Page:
RSS 2.0 Feed
Derbyshire Does Digital

You can tell I used to be a boy scout if you look down behind the cupboard in our lounge that contains our Hi-fi and Media Center. When I put the wall screen up, I was wise enough to hide one of every kind of cable I could think of (and two of some) in the large cavity that I cut into the brick wall. "Be Prepared", as they say. All these cables appear as if by magic behind the aforementioned cupboard, so I thought I was ready for anything. Little did I know how much hassle that would cause me exactly three years later...

But that's missing part of the story. I mentioned in earlier ramblings that they are building a pile (and I use the term descriptively) of new three-storey houses behind us, going up the hill towards the skyline in exactly the direction that our TV signal comes from. By the time they'd built the third one, we were down to three channels. OK, so we only did get five before, but that's not the point. So I got this local aerial guy to come and swivel me somewhere else, if you see what I mean. After a few minutes wandering around on the roof, he came back down to tell me that I could get a reasonably good signal from Waltham transmitter, located on Caistor hill near Grimbsy (donít English cities have delightful names - Grimsby is one I have yet to see replicated in the US!).

"Unfortunately," he said over a recovery cup of tea, "it means you'll only get Carlton Central TV, which is aimed at the East coast area." As the East coast around this latitude is mainly farmland, I suppose he was concerned that we'd have to watch programs like "Fertilizer Today", "How Clean Is Your Cowshed", and "Pimp My Tractor". (NB: other program name suggestions are welcome...). However, it turns out that Waltham now has a full complement of digital (DVB) stations, and they have increased the power so that the signal can actually struggle across the fields, and over the trees in my garden, to provide something that a simple UHF amplifier stands a chance of turning into a watchable picture. So, after nipping to the local supermarket to pick up a "Digibox" and a UHF TV amp, we have 60 channels of digital TV and radio - and I thought I lived in the back of beyond!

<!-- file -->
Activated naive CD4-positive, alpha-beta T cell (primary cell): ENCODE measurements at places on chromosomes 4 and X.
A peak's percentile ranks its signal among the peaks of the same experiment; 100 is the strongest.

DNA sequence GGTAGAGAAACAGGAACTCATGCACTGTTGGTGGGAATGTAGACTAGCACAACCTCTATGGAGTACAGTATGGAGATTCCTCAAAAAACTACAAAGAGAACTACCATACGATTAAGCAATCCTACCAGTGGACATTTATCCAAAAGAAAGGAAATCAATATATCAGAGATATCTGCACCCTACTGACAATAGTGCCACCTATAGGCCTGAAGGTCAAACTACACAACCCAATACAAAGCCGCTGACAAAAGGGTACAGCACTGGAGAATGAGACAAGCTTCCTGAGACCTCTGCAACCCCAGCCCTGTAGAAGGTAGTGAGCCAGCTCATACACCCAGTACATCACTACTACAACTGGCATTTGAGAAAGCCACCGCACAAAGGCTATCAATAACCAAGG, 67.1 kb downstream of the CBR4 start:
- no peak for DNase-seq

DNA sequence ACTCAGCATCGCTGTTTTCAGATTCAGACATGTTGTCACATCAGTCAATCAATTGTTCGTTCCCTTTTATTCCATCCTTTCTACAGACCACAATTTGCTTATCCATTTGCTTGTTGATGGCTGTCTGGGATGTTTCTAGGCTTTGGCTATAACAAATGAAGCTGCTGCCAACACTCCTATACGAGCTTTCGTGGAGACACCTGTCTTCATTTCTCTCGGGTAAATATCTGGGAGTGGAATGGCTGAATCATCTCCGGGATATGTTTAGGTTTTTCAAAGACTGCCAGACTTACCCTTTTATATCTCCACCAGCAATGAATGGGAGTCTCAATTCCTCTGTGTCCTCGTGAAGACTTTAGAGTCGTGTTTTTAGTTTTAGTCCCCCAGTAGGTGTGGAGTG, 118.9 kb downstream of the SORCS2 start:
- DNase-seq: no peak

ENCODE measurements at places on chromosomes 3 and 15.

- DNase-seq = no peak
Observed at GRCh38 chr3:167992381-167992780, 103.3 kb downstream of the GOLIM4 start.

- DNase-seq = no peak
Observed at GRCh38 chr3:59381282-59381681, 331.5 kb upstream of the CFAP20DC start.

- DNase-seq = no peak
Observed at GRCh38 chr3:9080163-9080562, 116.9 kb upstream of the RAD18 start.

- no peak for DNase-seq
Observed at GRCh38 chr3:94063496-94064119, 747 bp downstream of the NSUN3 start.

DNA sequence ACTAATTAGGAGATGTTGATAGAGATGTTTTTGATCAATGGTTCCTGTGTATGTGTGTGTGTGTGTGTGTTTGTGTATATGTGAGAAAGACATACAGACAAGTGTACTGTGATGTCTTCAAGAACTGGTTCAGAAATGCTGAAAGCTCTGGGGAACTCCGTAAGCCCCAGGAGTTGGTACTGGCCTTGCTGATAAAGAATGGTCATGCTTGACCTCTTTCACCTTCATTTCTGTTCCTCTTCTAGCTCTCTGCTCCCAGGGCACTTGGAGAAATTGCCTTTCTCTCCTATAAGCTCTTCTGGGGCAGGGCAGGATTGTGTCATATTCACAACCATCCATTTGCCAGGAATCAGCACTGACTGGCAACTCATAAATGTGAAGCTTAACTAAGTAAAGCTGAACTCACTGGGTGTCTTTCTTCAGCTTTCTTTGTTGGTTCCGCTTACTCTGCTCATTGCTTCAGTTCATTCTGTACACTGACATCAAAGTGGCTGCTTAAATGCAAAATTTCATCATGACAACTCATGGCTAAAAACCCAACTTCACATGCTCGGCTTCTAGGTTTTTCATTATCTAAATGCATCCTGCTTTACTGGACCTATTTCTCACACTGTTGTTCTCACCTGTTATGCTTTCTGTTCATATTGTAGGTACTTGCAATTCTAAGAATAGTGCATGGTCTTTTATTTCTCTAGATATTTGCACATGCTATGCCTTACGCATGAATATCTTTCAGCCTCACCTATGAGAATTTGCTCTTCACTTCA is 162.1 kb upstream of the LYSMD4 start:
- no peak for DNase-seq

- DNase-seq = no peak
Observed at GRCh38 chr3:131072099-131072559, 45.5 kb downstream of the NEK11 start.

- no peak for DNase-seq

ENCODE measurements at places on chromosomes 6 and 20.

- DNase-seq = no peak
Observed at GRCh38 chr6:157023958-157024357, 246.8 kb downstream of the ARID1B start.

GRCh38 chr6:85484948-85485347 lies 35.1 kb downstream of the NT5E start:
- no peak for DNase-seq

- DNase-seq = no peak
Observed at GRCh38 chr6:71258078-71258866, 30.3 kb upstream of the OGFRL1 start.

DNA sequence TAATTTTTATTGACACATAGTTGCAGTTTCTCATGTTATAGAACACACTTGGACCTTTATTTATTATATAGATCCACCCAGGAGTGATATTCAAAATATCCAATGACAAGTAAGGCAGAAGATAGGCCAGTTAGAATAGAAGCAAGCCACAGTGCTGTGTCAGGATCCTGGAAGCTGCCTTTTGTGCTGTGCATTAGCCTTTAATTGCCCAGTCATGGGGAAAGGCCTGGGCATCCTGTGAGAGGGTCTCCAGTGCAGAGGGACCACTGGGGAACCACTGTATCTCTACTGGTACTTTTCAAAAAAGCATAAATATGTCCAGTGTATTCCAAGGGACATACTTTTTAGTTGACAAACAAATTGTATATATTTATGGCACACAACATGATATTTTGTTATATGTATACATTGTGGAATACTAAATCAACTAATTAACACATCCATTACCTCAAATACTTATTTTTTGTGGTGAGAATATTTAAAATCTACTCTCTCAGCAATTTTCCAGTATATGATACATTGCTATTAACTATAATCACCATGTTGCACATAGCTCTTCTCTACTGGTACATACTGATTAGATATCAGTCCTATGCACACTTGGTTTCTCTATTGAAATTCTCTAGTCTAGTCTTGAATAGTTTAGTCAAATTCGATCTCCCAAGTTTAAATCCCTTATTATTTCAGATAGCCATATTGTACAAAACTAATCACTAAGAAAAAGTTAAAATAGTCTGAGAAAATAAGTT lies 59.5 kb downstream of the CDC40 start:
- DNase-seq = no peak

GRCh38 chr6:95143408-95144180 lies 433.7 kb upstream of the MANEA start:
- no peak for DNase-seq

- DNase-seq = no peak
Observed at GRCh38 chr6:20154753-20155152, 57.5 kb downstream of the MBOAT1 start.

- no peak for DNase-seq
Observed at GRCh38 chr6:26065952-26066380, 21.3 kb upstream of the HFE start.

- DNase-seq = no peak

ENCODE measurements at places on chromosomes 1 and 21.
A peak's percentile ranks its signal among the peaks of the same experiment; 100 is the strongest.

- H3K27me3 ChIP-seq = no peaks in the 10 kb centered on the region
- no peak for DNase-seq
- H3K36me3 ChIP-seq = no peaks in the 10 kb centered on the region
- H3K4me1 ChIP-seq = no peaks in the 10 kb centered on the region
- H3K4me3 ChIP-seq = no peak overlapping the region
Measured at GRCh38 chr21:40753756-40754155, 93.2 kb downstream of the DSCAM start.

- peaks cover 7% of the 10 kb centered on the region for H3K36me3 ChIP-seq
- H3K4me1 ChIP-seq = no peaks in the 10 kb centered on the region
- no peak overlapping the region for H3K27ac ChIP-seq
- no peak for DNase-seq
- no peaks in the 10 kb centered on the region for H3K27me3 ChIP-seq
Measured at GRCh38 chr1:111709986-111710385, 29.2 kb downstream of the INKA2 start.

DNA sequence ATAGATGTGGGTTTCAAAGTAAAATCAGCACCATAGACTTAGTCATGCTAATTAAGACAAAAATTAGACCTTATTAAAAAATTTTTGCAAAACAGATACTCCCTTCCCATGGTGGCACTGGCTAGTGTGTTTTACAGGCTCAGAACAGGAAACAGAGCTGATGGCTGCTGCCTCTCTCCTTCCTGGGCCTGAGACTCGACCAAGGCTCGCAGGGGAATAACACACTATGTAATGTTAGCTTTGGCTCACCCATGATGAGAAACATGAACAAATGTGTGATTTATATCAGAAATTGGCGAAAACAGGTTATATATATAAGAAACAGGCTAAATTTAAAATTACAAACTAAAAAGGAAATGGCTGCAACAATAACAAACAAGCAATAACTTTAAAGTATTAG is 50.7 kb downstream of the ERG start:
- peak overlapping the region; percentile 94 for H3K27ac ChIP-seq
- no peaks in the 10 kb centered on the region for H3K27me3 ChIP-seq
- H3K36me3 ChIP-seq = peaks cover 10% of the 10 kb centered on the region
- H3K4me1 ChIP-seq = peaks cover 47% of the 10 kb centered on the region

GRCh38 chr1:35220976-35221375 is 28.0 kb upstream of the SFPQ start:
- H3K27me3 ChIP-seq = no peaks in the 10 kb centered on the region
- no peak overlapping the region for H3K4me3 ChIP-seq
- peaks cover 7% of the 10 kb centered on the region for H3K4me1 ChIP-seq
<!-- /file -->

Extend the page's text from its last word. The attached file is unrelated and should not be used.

Sony VAIO XL302 Of course, that's when the "we ought to have a new Media Center" conversation started. "Why canít I record the digital channels," said the boss (you can guess who), "especially when they put on extra episodes of 'Coronation Street' and 'Eastenders'?" And "Why canít we record one channel while watching another?" Yep, our three-year old Media Center box still runs Media Center 2004, has only one TV tuner card that doesnít do digital TV, and sounds more and more like a fan heater running at full blast. Time, I agreed, for a change. And, rather neatly, this coincided with the release of Sony's latest model, the VAIO XL302 seen here. Quite a swish machine with loads of power, memory, and disk space - and even a Blu-ray drive in case we ever get that up-to-date. A real neat machine. Yes, I know I've moaned about Sony in the past, but it was always about their customer service and not the products; and I certainly havenít seen another machine that comes close to this one for build quality and features. Besides, I bought it from one of my usual business suppliers rather than direct from Sony, and it turned out to be cheaper that way as well!

Of course, I read the warning in all the reviews that it only supports HDMI output, but comes with a DVI adapter. I knew there was a DVI cable down behind the cupboard, so that was no problem. Bang in the order, and two days later I'm unpacking it and setting up. Only to discover that the adapter they supply is HDMI male to DVI male. That means I need an HDMI cable in the wall with the adapter at the screen end. HDMI is - of course - the one cable I didn't put in. No problem, I soon located an HDMI male to DVI female connector, which meant that I could put it on the back of the box and use the DVI cable already in the wall. Another twenty pounds gone, but it will be worth it.